Defamation – Developments in the Law on Reputation

What do Psychic Sally, Cameron Diaz and McDonald’s all have in common? Each has had a brush with the UK laws on defamation. We will consider the merits of each of their cases below and review whether the law on defamation is useful to the ordinary person or just a tool used by the wealthy to suppress free speech. We will also review the effect of the recent changes to the law made by the Defamation Act 2013, which came into force in England and Wales on 1 January 2014. 

What is defamation? Defamation is a false statement made by one individual about another. This statement attempts to discredit that person’s character, reputation or creditworthiness. In order to be defamatory, such a statement must be communicated to at least one other person. If such a statement is spoken, then it is described as slander. If it is written, broadcast or shown in a film, it is described as libel. In line with the changing ways that people communicate, statements will include things said in emails, on the web, or through online forums, social media or blogging sites. 

Something is defamatory if it: 

•    Lowers someone in the estimation of right-thinking members of the public; and/or
•    Causes a person to be shunned or avoided; and/or
•    Disparages them in their office, trade or profession; and/or
•    Exposes them to hatred, ridicule or contempt.

Just insulting someone is not enough, so insulting someone to their face would not entitle them to sue. 

If you are accused of defaming someone’s character, the most obvious defence would be that the statement was true. It can also be a defence to say that the statement was fair comment and in the public interest, or simply that the words used would not be likely to harm someone’s reputation. If you can show that a statement was your honest opinion that is genuinely held, then this may also be a defence. 

Now that we have an idea about the basis of the law of defamation, let us consider some recent examples of famous defamation claims. Probably the most famous case was McDonald’s Restaurants v. Morris & Steel. This case became known as the “McLibel” trial, and having taken ten years to resolve, it was also the longest-running case in English history. Morris and Steel were environmental activists who published a leaflet alleging McDonald’s sold unhealthy food and exploited its workforce. The case was “won” by McDonald’s but caused the company huge embarrassment. It also led to criticism that the UK defamation laws hindered free speech and showed the “David and Goliath” nature of claims brought by big corporations with huge resources against private individuals of limited means.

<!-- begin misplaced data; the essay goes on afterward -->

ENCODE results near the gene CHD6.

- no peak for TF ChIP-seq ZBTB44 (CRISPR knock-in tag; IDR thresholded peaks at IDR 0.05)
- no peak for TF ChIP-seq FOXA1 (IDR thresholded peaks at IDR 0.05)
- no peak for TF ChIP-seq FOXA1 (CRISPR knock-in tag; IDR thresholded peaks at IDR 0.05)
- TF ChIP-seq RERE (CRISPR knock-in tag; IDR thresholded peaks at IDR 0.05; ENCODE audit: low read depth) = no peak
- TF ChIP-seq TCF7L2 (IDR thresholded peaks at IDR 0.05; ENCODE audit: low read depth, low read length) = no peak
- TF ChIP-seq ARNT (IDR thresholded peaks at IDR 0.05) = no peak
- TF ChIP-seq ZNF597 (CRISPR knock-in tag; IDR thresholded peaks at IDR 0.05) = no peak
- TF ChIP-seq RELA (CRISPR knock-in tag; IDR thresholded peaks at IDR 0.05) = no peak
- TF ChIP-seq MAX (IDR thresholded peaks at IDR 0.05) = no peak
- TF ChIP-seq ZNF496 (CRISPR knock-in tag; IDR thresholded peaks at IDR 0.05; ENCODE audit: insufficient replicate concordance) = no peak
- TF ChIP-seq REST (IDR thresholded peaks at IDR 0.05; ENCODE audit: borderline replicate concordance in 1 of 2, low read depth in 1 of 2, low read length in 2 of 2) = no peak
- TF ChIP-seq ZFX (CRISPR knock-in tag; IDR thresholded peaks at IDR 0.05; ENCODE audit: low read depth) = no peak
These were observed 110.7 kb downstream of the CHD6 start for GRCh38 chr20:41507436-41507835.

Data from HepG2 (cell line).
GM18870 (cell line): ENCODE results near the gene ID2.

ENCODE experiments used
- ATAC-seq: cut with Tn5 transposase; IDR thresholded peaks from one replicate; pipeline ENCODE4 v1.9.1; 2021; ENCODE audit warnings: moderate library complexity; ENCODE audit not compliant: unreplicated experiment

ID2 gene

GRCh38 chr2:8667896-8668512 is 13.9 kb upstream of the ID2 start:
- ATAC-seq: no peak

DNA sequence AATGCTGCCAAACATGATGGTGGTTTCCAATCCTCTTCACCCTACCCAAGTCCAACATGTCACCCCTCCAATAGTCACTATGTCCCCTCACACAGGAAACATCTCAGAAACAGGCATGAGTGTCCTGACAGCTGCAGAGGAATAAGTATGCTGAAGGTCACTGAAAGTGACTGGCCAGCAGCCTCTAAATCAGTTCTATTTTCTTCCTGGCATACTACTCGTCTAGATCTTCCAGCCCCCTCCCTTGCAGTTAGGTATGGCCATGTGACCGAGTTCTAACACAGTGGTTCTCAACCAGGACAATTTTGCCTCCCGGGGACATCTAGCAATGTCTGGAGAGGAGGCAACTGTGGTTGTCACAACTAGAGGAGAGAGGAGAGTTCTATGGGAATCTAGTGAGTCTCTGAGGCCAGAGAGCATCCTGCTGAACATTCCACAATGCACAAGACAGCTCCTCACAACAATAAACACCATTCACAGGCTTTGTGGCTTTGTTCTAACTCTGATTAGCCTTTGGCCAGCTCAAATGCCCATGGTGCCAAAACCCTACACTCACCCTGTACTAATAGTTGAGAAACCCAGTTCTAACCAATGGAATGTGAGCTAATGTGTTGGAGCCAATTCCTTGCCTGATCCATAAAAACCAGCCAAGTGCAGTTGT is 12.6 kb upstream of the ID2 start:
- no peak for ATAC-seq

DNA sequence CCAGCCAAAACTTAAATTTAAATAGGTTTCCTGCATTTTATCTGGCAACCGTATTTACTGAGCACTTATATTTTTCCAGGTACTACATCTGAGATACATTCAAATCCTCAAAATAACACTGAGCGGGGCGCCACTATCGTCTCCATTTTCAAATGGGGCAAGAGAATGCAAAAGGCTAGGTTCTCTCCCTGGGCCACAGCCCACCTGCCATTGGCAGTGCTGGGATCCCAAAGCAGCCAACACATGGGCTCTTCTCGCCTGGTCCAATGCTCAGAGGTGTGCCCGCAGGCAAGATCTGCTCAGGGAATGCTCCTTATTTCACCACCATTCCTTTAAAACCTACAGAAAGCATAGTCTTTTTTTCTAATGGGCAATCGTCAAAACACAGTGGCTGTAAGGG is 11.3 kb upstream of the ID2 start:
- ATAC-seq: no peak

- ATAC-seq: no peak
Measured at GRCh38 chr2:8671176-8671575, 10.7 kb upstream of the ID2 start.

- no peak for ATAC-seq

Another recent case involved the Daily Mail being sued by Psychic Sally. The newspaper labelled her a fraud. The issue was not about whether she had the power to speak to the dead but whether the Daily Mail could prove their claims that she planted people in the audience to obtain information about the crowd. The newspaper could not prove these claims, and thus they were liable.

A final case to consider is that of Cameron Diaz vs. The Sun. The newspaper took a photograph of Diaz with her friend Shane Nickerson, claiming that they were enjoying more than just a long-standing friendship. Both were in relationships with other people at the time, and the claim caused great distress to both couples. The Sun failed to prove their case on the basis of the single photo, so again the newspaper lost.
High-profile cases such as these and lottery-size awards of damages had made the UK the libel capital of the world. It was because of the problems with the law of defamation that a number of changes were made in the Defamation Act 2013. These changes included restrictions on when a jury could be used in a defamation trial, requirements for a claimant to show that the defamation caused “serious harm” to their reputation, and improvements to the defence of telling the truth and providing an honest opinion. The procedure for bringing a defamation claim remains unchanged, with the claim having to be made in the High Court. As with any type of civil claim, there is a strict time limit of one year from the date of the defamatory statement to make a claim.

These changes are welcome, but bringing a defamation claim remains expensive and risky, so what steps can be taken to avoid court? The first practical step is to ask for an apology. It is always a good idea in any litigation to show that you are trying to be reasonable, and a simple request for a verbal or written apology may resolve the issue. A further step that applies to all types of litigation, including defamation claims, is to be willing to offer some form of alternative dispute resolution such as mediation or arbitration. A final alternative to bringing a civil claim is to bring a complaint to any relevant governing body or trade association. For example, there is the Press Complaints Commission, the Broadcasting Standards Commission, the Advertising Standards Authority or Ofcom, which would all have formal complaints procedures that should be followed before any claim is made. Whether the law of defamation as amended will make the law fair for both the rich and poor and protect an individual’s right to free speech may still take a number of years to assess. If the laws meant to protect reputation remain unfair, then it will be the UK’s reputation for justice that will be tarnished in the long run. 

Image by Tony Shek (Flickr) [CC BY 2.0 (], via Wikimedia Commons.